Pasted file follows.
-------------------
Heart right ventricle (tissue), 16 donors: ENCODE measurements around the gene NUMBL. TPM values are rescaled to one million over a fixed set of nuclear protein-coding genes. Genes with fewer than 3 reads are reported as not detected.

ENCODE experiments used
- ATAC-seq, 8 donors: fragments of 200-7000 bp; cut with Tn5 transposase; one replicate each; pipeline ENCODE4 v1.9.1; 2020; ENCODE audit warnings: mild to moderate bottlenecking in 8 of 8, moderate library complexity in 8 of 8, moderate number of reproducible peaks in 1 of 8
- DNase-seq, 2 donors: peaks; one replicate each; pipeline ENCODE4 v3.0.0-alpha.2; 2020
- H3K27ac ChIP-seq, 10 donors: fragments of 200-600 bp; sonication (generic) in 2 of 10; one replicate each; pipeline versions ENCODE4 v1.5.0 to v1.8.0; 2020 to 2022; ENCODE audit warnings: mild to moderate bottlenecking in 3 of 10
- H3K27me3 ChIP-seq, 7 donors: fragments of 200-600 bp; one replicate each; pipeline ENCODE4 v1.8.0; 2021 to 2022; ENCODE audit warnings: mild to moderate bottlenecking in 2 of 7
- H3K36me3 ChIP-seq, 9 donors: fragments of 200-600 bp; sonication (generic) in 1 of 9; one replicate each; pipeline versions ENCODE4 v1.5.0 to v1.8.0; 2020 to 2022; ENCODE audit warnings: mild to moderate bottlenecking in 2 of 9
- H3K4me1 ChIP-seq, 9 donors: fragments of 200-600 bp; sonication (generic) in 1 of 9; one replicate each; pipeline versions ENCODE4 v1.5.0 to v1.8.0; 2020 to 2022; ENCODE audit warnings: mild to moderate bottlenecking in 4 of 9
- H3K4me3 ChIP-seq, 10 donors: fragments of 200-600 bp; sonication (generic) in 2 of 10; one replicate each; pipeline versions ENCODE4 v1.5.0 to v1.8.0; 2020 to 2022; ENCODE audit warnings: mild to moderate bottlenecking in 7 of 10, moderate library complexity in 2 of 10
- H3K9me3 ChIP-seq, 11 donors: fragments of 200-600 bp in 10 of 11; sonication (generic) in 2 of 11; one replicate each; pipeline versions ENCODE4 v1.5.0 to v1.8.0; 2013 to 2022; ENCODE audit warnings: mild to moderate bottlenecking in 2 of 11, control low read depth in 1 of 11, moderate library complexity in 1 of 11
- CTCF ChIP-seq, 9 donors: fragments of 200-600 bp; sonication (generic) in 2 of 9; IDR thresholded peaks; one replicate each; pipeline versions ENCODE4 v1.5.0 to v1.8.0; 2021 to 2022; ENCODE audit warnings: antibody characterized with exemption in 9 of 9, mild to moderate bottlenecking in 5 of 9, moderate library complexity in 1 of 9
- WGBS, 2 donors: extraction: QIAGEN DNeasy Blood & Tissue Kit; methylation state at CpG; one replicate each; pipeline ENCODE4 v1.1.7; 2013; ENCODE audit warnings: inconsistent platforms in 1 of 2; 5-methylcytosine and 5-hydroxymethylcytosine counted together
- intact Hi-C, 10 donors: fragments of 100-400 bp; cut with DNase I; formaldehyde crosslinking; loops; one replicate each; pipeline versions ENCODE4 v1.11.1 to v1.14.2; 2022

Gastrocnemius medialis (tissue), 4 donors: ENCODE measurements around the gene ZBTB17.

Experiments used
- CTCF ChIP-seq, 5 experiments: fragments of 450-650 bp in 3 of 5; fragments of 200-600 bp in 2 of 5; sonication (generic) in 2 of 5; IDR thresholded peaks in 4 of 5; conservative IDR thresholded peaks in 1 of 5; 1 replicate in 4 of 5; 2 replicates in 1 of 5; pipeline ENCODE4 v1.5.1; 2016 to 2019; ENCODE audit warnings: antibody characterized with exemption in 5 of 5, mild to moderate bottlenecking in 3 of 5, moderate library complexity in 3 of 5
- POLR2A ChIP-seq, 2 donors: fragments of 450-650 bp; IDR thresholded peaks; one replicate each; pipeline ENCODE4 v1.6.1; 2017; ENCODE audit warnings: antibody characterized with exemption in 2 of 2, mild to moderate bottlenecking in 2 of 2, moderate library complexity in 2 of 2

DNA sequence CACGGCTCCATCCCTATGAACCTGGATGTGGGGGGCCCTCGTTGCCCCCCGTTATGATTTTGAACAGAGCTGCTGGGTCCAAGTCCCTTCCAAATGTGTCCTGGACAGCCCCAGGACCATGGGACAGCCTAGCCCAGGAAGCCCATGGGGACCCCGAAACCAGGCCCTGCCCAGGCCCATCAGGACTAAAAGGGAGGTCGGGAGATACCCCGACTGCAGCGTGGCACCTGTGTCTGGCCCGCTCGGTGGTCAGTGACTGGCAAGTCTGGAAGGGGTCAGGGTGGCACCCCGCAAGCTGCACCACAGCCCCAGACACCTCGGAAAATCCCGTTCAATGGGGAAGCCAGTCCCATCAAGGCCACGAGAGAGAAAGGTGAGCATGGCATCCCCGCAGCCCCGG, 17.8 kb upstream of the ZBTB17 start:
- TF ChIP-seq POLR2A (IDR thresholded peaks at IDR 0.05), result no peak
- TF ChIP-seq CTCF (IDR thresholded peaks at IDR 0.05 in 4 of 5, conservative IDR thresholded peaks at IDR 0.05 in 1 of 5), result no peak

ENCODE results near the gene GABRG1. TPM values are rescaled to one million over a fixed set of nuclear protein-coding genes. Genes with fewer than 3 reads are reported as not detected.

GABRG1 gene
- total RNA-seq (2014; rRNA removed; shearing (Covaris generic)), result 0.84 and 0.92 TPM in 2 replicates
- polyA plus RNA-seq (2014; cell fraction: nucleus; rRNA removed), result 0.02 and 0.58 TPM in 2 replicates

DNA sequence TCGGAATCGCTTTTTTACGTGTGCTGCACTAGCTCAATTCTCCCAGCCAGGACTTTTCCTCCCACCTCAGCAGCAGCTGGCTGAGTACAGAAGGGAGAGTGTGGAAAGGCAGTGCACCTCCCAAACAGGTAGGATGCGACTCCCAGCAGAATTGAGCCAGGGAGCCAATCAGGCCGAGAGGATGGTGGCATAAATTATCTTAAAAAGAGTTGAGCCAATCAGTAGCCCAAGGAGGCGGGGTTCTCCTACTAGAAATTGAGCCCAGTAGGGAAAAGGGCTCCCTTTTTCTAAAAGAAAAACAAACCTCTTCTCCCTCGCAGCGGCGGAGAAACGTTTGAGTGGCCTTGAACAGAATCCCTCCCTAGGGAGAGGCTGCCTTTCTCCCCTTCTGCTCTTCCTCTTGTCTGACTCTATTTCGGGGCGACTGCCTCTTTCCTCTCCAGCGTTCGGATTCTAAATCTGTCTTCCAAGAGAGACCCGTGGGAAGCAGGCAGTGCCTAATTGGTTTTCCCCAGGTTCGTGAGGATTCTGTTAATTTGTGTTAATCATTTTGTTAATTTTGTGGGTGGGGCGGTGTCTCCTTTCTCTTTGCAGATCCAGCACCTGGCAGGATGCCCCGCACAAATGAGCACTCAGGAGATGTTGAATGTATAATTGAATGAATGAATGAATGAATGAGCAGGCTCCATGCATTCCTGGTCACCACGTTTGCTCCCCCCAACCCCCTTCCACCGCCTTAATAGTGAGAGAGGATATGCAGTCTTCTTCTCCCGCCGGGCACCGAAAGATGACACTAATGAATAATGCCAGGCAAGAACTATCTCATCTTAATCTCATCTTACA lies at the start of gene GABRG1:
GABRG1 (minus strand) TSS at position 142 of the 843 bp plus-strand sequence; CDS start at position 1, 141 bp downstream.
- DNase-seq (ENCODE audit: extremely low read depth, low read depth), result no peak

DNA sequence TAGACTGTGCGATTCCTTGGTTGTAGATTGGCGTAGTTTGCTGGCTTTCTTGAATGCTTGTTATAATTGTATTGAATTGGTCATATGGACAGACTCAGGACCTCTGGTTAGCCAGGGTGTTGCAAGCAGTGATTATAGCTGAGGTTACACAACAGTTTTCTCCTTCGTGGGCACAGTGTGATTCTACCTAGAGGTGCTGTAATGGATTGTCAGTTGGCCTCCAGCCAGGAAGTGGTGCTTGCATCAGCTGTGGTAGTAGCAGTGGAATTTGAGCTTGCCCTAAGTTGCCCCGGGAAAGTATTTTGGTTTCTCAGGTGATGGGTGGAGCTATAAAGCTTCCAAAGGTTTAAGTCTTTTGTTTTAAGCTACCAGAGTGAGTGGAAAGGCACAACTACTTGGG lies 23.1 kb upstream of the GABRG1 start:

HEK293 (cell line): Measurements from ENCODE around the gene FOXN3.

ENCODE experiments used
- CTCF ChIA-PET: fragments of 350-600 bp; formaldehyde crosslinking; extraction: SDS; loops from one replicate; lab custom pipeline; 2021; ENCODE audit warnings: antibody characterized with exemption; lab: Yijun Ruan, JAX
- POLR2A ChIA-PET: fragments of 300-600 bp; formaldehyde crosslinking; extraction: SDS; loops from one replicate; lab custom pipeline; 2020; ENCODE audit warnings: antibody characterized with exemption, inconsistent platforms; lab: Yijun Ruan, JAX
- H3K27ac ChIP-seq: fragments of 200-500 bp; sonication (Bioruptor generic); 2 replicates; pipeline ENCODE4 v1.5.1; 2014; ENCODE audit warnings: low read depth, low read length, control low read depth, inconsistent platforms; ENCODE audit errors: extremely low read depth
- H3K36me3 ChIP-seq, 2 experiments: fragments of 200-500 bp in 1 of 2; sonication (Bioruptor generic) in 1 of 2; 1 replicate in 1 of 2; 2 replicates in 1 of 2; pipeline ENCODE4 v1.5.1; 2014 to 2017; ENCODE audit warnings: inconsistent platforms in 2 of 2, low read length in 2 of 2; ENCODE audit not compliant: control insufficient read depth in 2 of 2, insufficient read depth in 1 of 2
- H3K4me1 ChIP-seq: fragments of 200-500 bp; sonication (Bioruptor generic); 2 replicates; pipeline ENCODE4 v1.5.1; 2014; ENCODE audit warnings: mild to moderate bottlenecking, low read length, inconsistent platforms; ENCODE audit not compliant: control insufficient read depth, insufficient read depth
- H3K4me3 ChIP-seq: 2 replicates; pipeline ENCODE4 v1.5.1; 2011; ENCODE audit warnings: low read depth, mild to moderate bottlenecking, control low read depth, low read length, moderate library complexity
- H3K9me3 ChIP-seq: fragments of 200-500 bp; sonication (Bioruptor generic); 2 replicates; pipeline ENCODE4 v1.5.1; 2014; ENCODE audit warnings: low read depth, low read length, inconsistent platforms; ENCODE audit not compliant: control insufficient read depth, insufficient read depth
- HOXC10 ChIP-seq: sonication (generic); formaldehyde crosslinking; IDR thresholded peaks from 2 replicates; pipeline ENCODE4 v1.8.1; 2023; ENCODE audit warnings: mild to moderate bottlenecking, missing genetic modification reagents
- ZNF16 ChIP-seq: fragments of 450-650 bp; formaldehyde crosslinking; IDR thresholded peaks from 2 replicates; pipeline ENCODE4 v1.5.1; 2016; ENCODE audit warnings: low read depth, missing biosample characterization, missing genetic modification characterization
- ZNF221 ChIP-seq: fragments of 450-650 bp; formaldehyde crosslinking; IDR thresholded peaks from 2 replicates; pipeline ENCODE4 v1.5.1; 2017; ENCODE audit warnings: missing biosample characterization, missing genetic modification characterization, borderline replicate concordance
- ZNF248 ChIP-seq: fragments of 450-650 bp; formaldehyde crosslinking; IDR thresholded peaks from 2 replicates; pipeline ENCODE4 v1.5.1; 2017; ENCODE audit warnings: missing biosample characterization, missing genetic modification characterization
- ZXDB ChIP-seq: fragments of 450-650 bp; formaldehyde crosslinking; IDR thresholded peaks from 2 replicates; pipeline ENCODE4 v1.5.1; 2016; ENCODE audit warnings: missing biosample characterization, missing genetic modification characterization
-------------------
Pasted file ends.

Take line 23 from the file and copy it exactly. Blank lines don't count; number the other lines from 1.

- total RNA-seq (2014; rRNA removed; shearing (Covaris generic)), result 0.84 and 0.92 TPM in 2 replicates